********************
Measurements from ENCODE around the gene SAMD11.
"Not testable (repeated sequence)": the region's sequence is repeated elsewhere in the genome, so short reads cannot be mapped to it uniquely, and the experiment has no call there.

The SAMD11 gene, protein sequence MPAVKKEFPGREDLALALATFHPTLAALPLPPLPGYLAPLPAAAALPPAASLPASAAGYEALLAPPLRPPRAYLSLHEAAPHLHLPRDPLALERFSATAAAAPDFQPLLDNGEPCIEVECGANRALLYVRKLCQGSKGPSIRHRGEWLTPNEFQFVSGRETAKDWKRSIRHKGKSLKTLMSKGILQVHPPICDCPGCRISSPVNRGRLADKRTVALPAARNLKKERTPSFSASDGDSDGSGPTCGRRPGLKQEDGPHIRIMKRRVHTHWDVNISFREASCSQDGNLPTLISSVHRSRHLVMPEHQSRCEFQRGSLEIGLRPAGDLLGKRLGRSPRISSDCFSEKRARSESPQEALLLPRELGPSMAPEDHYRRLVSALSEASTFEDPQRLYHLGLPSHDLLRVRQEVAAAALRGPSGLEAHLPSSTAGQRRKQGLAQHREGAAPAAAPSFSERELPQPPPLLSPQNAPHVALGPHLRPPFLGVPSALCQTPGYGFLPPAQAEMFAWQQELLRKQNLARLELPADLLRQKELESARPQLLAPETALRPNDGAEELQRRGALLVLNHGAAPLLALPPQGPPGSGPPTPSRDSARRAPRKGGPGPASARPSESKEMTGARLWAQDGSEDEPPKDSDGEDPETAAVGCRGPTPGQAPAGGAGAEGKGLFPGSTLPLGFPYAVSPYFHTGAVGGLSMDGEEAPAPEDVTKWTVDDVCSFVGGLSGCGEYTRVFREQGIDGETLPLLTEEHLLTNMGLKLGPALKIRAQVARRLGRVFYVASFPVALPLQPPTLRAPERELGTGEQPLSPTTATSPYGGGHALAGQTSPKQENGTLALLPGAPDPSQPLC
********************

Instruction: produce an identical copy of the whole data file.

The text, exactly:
Measurements from ENCODE around the gene SAMD11.
"Not testable (repeated sequence)": the region's sequence is repeated elsewhere in the genome, so short reads cannot be mapped to it uniquely, and the experiment has no call there.

The SAMD11 gene, protein sequence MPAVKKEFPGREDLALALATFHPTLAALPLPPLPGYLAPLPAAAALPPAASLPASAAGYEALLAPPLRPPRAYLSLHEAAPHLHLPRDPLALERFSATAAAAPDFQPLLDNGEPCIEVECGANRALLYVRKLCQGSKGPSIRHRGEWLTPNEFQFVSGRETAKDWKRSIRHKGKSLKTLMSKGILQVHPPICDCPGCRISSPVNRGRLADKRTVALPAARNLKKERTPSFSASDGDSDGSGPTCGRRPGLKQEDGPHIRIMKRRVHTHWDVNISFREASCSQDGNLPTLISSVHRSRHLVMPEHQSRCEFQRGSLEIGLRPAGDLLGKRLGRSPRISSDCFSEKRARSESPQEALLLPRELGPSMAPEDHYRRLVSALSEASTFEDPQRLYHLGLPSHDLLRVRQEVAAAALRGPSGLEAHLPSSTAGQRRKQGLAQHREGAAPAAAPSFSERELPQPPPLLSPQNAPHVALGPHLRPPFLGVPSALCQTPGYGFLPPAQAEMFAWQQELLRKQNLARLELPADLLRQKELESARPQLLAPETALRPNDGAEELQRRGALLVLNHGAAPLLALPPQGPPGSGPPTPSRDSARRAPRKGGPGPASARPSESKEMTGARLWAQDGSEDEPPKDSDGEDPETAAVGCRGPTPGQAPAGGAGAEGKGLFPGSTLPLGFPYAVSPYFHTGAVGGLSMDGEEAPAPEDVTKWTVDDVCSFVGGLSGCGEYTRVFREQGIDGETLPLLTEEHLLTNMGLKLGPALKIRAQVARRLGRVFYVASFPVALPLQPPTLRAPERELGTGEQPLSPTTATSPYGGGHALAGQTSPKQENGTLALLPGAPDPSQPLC